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The available evidence also suggests that peer contagion effects may vary with respect to the kinds of behaviors that are influenced at diverse ages. , 2005; Warren, Schoppelrey, Moberg, & McDonald, 2005). , Chassin, Presson, Sherman, Montello, & McGrew, 1986; Dishion, Capaldi, Spracklen, & Li, 1995; Ennett & Bauman, 1994) and peer-oriented forms of delinquent behavior (Patterson, 1993; Warr, 1993). Some youth may be more vulnerable to peer contagion effects than others. Youth with a history of peer rejection may be more vulnerable to deviant peer influences and even gang involvement (Dishion, Nelson, Winter, & Bullock, 2004).

Laughter) to deviant talk. This dynamic between two male friends was found to be predictive of growth in substance use, delinquency, and violent behavior in adolescence, after controlling for past behavior (Dishion, Capaldi, Spracklen, & Li, 1995; Dishion, Eddy, Haas, Li, & Spracklen, 1997; Dishion, Spracklen, & Patterson, 1996). Moreover, youths’ tendency to select and engage in deviancy training with friends mediated the link between early 30 INTRODUCTION antisocial behavior and young adult problem behavior and adjustment problems (Patterson, Dishion, & Yoerger, 2000).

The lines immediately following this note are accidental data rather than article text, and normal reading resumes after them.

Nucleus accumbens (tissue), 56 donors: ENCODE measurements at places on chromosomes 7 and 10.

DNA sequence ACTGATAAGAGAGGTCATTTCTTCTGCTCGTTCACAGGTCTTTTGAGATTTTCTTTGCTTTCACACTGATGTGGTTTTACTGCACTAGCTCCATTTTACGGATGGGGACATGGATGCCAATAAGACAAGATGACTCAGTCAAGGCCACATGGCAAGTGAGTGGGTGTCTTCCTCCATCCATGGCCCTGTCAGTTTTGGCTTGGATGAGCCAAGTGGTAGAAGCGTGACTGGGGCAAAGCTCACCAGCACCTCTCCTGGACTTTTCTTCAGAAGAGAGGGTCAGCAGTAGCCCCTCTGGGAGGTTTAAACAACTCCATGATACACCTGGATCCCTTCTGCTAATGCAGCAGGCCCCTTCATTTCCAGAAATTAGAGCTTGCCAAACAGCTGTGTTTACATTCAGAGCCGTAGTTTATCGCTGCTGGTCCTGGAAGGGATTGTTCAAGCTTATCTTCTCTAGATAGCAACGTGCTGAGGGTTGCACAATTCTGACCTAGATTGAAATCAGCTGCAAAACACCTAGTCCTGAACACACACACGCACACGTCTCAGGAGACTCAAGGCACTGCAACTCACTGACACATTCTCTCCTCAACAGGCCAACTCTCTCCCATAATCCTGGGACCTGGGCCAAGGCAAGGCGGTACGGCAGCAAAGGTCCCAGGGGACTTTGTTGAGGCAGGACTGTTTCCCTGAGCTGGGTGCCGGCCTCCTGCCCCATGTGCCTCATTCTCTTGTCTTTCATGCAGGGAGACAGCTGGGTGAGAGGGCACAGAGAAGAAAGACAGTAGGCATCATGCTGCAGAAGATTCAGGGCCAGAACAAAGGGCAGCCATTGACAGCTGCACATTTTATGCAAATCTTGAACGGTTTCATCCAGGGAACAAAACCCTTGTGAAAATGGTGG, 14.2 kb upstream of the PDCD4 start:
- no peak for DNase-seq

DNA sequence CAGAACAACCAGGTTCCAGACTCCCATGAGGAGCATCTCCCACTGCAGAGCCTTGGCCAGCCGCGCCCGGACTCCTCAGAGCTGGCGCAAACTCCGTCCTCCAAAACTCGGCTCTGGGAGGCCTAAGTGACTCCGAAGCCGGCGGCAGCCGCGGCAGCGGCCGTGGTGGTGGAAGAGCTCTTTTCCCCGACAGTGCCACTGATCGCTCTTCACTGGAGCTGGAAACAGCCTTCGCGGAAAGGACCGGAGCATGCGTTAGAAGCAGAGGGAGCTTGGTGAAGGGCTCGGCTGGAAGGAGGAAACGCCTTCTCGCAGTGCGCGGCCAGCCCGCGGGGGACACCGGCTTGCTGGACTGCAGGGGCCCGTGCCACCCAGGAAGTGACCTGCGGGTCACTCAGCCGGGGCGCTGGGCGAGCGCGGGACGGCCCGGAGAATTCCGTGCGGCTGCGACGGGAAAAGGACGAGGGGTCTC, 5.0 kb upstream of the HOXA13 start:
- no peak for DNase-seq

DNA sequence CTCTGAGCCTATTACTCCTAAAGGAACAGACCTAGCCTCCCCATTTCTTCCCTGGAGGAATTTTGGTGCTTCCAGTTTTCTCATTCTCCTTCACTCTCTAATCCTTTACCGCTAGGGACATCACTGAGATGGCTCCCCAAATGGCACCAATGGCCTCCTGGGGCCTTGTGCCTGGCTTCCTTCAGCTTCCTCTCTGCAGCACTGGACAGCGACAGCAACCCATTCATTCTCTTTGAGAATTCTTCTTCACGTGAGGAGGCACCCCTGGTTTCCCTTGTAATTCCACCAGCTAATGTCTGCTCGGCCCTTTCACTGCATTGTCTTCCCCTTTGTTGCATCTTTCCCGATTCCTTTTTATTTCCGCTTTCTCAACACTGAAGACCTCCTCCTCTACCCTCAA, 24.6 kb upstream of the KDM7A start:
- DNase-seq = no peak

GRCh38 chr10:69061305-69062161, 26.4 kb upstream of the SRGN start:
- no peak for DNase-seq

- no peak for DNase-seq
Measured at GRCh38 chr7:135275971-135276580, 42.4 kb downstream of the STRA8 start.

In general, the actor reads the situation in light of the cultural context, the intervention setting, and the interpersonal dynamics in deciding on future courses of ac- 38 INTRODUCTION tion. For example, a high-risk youth who is sent to a summer camp on repeated occasions and who learns that his delinquent lifestyle has a certain attraction for organizing his social world may indeed adopt that lifestyle well into the future. Moreover, a marginally deviant youth who is impressed by such behavior in the summer camp context may decide to adopt a similar lifestyle and engage in deviant behaviors well into the future.

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